Here’s everything I read last month! I definitely leaned towards light summer reading for July. This was a mixed bag– some duds and some real gems.
This was kind of a neutral read for me, but I think I am in the minority here. This read a lot like Emma Straub’s novels to me with quirky characters packed with personality. This one takes place mostly in Litchfield, Connecticut with a little bit of New York City thrown in for good measure. The plot was interesting– it’s about the friendship and love interests of older siblings, their adult children, and aging parents. Definitely a take on a “modern family” as they prepare for a wedding at the end of the summer. Sometimes I felt super engaged with the book and other times I just felt like I was trying to get to the next interesting section… Liked, didn’t love.
I downloaded this as an audiobook to listen to on the way home from Nantucket. I had a seven hour drive ahead of me and I wasn’t loving the other audiobook I was mid-way through so I leaned on my go-to summer novelist: Elin Hilderbrand. This wasn’t my favorite Elin book of all time, but I really enjoyed it– and it definitely helped the drive go by faster!! The book is about the tragic death of a beloved high school student on Nantucket and how her friends and family cope with the loss– with plenty of secrets and skeletons hidden in everyone’s closet.
The Third Door is part memoir, part business book about Alex Banayan’s journey of interviewing successful people while he’s a college student. The book documents all the wins and pitfalls of this personal project, with lessons learned scattered throughout. The most interesting part of the book to me was how he hacked the gameshow “The Price Is Right” for the funding for the project! I think I was just too old for the book to totally resonate with me– I believe a late teen/early 20s is probably the target audience.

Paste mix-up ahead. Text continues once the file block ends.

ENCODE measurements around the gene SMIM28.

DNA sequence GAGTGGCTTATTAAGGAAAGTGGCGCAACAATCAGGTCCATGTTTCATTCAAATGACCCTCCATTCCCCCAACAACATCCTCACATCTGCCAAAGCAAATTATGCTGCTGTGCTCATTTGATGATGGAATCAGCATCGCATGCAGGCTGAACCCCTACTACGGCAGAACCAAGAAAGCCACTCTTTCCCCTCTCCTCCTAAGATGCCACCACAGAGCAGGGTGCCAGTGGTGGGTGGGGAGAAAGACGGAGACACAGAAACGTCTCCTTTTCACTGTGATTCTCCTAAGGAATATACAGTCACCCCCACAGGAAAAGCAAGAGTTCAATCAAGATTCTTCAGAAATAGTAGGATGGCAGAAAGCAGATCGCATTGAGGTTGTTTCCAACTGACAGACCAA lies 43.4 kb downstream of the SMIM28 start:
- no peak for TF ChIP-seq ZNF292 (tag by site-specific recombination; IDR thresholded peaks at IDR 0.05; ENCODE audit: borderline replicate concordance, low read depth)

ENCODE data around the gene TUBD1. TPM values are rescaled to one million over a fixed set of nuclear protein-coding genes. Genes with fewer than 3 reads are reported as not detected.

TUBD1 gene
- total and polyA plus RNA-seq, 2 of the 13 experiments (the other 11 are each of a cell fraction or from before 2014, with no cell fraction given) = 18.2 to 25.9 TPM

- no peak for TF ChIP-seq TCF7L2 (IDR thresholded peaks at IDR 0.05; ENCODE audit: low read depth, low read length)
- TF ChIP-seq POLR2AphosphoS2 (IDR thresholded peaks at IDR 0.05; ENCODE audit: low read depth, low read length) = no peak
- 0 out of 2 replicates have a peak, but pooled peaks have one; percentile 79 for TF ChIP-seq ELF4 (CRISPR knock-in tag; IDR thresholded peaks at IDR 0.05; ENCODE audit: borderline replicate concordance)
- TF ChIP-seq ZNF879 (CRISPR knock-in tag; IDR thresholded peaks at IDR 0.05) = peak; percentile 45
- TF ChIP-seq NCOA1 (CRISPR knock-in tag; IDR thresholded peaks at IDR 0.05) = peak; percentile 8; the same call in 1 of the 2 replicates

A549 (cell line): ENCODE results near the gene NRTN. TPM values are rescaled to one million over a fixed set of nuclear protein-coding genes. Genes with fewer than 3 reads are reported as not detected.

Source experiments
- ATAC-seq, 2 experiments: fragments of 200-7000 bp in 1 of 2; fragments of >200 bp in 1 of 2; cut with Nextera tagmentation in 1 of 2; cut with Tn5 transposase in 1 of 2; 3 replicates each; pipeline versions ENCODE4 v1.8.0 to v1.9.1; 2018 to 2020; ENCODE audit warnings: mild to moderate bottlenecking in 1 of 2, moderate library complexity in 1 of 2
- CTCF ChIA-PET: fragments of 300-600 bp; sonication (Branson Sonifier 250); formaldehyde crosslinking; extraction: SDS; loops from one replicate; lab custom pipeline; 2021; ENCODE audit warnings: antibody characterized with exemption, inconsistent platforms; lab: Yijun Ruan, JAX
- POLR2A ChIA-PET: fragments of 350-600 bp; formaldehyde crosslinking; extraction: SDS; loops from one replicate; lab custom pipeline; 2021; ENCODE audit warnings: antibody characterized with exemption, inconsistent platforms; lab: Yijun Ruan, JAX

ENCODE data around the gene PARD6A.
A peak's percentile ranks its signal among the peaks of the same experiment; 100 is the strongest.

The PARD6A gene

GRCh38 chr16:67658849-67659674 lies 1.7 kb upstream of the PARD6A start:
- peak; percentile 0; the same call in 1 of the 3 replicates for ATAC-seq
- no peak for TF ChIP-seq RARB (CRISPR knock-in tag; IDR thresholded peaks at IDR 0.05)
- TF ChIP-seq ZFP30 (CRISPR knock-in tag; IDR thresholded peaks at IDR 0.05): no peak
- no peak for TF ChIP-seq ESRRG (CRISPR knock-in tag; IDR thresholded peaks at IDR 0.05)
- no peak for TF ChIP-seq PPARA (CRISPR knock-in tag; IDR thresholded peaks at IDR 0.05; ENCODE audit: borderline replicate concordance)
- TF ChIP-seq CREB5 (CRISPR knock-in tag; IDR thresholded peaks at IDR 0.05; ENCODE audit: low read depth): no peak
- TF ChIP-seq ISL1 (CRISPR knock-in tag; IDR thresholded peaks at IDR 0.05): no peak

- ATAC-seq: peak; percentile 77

So this is the audiobook I had downloaded and just wasn’t feeling. There was SO MUCH hype around this novel and a lot of people said it was like Daisy Jones and the Six because of the writing style and that they’re both about bands. I loved Daisy Jones so I assumed I would love this one too. Honestly…. it was so boring and the journalistic style of the novel fell flat (where it really added to Daisy Jones and the Six). I almost quit reading it completely…. but kept hoping for the plot to pick up! The book does tackle heavier topics like race and gender within the music industry well, but the overall plot just didn’t do it for me.
A great, easy to sink your teeth into summer read. It’s funny. There’s romance. A full cast of unforgettable characters. And a mystery to “solve.” The main character is a struggling writer who finds herself entangled in a big mess after she’s mistaken for a hit woman. Don’t pick this up expecting a ton of depth, but if you just want a cute, quirky book that you can’t put down, this is it!
This is Elin Hilderbrand’s latest novel… and I loved it. It has a completely different vibe than her other more typical beach reads. In it, the main character, a famous novelist known for her beach reads based on Nantucket (… sound familiar?), is killed in a hit and run accident while she’s on her morning run one day. The rest of the novel takes place with her looking over her friends and family as the grapple with her loss. There’s the mystery of who hit her, lots of romantic drama, and the secrets of her past to uncover. It sounds like a depressing read, but honestly Elin Hilderbrand somehow keeps things light– and dare I say it, humorous.